We use it to cross from Whistler Mountain to Blackcomb then ride its lifts up to Blackcomb Glacier. There we climb up a ridge on a stretch called Spanky's Ladder to ski gems of bowls known as Diamond and Sapphire.
I peer over the edge, neck out like a stork to find the friendliest way in. "Hey there Hugo," says Wendy, as a tall, athletic skier climbs the last few steps to the lip, clicks into his skis and replies with a "how's it going Wendy", before leaping into Diamond Bowl and making it shine.
There goes Hugo Harrison. He is to big mountain skiing – judged descents on steep terrain with speed, style and creativity – what Roger Federer is to tennis.
They're the kind of people you keep bumping into around here, the Hugos and the Wendys – devoted skiers and snowboarders who either grew up on these slopes or arrived here along some fortuitous path and just never saw the reason to leave.
It's difficult to argue with their reasoning.
Air Canada flies direct between Sydney and Vancouver year-round and Qantas has direct flights during the northern winter. Pacific Coach Lines runs an excellent shuttle between Vancouver Airport and Whistler (about 2½ hours) and it's a scenic drive with city, water and mountain views; see pacificcoach.com.
Vast choices in a village this size. Creekside is laid-back and a 10-minute taxi ride from Whistler's main village (party lovers might prefer the main village). Evolutions Apartment is handy to the lifts and a short walk to the Creekside Market for fresh food at reasonable prices; see lodging ovations.com.
Luggage restrictions on your flights might mean you're better off hiring skis or snowboard in Whistler; have it included with your lift ticket for some savings. Both can be bought online or packaged with accommodation and flights through a travel operator. Mogul Ski World, Skimax and Travelplan are among the more active in this market, see: mogulski.com.au; skimax.com.au; travelplan.com.au.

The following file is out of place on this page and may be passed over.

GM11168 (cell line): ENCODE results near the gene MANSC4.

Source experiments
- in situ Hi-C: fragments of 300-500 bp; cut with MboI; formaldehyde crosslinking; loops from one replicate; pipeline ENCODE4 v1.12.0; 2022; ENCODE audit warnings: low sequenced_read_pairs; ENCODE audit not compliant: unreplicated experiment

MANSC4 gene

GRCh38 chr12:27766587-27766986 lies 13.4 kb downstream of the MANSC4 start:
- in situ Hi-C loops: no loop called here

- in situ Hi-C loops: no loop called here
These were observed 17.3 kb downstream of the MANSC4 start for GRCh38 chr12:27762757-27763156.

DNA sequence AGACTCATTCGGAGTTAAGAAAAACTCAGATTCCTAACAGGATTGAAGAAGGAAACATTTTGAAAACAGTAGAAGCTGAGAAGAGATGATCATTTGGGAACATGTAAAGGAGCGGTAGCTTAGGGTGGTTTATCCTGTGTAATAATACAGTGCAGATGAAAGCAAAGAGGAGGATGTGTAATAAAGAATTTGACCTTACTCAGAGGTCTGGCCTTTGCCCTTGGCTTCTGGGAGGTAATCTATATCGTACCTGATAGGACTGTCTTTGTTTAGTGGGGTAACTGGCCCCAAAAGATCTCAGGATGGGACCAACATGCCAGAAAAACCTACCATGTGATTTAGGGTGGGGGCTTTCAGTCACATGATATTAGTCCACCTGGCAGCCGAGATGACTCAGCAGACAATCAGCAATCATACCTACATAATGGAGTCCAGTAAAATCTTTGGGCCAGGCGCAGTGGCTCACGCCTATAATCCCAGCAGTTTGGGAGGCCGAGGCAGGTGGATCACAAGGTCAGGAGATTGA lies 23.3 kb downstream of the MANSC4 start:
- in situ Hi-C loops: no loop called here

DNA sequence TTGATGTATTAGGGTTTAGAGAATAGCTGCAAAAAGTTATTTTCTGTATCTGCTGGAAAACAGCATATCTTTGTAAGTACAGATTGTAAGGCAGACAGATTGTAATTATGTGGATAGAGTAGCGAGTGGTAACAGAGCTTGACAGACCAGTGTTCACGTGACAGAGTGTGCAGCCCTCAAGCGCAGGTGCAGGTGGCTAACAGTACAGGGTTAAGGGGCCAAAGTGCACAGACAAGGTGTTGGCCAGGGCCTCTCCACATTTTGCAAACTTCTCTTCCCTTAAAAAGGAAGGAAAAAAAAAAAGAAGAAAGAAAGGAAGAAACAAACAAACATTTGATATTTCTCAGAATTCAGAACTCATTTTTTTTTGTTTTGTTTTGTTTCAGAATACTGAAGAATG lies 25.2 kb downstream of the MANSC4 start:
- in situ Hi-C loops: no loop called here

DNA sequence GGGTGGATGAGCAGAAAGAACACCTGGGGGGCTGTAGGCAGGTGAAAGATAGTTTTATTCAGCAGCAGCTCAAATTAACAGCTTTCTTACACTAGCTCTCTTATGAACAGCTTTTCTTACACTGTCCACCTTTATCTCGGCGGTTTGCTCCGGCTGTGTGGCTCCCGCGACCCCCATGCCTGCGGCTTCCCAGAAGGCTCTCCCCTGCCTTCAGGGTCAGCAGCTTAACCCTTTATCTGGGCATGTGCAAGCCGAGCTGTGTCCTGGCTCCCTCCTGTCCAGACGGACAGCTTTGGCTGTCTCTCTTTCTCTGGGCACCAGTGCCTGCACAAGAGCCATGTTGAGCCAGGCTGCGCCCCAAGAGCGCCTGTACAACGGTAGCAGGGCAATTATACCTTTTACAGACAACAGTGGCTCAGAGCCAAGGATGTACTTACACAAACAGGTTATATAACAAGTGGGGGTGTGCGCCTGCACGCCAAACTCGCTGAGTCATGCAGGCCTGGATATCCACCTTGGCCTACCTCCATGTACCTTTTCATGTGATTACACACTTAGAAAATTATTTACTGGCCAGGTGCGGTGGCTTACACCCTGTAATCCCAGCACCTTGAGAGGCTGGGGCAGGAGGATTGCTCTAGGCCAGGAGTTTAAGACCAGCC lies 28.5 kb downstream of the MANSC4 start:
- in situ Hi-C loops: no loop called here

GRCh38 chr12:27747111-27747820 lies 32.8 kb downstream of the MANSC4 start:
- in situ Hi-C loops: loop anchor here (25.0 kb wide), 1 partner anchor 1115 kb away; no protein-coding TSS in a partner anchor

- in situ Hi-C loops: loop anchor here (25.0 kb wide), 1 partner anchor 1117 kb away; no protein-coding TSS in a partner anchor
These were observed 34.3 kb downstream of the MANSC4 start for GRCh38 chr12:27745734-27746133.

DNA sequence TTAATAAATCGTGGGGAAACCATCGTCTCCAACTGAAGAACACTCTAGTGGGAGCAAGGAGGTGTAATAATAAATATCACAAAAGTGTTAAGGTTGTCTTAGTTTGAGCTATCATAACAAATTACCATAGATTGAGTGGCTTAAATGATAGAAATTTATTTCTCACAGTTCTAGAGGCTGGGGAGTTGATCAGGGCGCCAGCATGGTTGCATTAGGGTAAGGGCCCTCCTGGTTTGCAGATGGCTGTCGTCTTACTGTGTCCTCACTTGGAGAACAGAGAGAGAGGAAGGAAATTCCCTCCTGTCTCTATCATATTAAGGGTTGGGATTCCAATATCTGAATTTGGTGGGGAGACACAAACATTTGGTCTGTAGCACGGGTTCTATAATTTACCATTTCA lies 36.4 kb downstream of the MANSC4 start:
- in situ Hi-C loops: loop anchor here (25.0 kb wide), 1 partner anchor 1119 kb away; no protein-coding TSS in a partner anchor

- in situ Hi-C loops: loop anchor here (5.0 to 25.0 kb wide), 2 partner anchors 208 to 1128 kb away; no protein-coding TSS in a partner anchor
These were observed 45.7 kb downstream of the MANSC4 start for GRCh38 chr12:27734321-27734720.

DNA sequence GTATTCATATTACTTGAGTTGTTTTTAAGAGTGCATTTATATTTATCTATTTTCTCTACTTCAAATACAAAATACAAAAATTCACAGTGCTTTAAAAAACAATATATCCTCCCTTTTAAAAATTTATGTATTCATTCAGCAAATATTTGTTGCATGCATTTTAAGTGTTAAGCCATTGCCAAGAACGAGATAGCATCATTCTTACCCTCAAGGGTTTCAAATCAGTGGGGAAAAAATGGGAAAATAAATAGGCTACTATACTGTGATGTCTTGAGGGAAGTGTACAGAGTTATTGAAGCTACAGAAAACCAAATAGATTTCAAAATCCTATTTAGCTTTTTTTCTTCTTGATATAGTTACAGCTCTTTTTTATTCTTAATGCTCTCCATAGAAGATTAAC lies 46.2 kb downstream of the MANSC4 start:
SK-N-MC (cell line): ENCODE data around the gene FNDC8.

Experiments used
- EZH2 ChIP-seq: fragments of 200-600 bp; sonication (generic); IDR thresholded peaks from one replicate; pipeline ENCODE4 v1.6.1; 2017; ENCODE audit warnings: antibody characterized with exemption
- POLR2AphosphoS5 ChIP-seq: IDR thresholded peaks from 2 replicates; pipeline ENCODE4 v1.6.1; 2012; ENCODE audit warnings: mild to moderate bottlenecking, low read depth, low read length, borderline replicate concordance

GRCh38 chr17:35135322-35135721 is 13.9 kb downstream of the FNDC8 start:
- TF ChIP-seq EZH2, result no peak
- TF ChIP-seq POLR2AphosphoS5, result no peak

The writer was a guest of Destination British Columbia and Destination Canada.
FIVE WORTHY WHISTLER RESTAURANTS
Third-generation Australian chef Nick Cassettari was lured to Whistler by the snowboarding and it's the resort's great gain. His food is creative, inspired and memorable: how about an entree of prawns, tuna, scallops, avocado and a pea mash, with toast cooked in prawn oil to scoop it up. See altabistro.com.
ARAXI RESTAURANT AND BAR
Fine dining in an opulent, clubby kind of room with whimsical cocktails, fresh seasonal food and excellent Canadian wines to match: seared Alaskan scallops with an Okanagan Chardonnay, for starters, as fine a pairing as skis and snow. If you loved the meal, you might want the book, chef James Walt's award-winning Araxi. See araxi.com.
Japanese food is such a staple in North American resorts, it can be as ho-hum as a hamburger. But Sachi Sushi does its namesake dish superbly, its spicy Agedashi tofu is outstanding and if you have the sashimi, you'll be having fish from not far away, such as albacore tuna or Canadian salmon. See sachisushi.com.
DUSTY'S BAR & BBQ
Every ski town needs a humming pub with a lively apres scene that doesn't really calm down until closing and Dusty's is the one here. At Creekside, the service is exceptionally friendly and the ribs generous and good, as is the chicken soup if you're looking for something more humble. See facebook.com/dustyswhistler
STEEPS GRILL & WINE BAR
Most of the way up Whistler Mountain, Steeps is a full-service oasis in the hectic hub known as the Roundhouse Lodge. Its focus is fresh, seasonal food, much of it from British Columbia, including sensational salmon. The setting isn't bad either – at 1850 metres, lunch comes with some excellent mountain views. See whistlerblackcomb.com.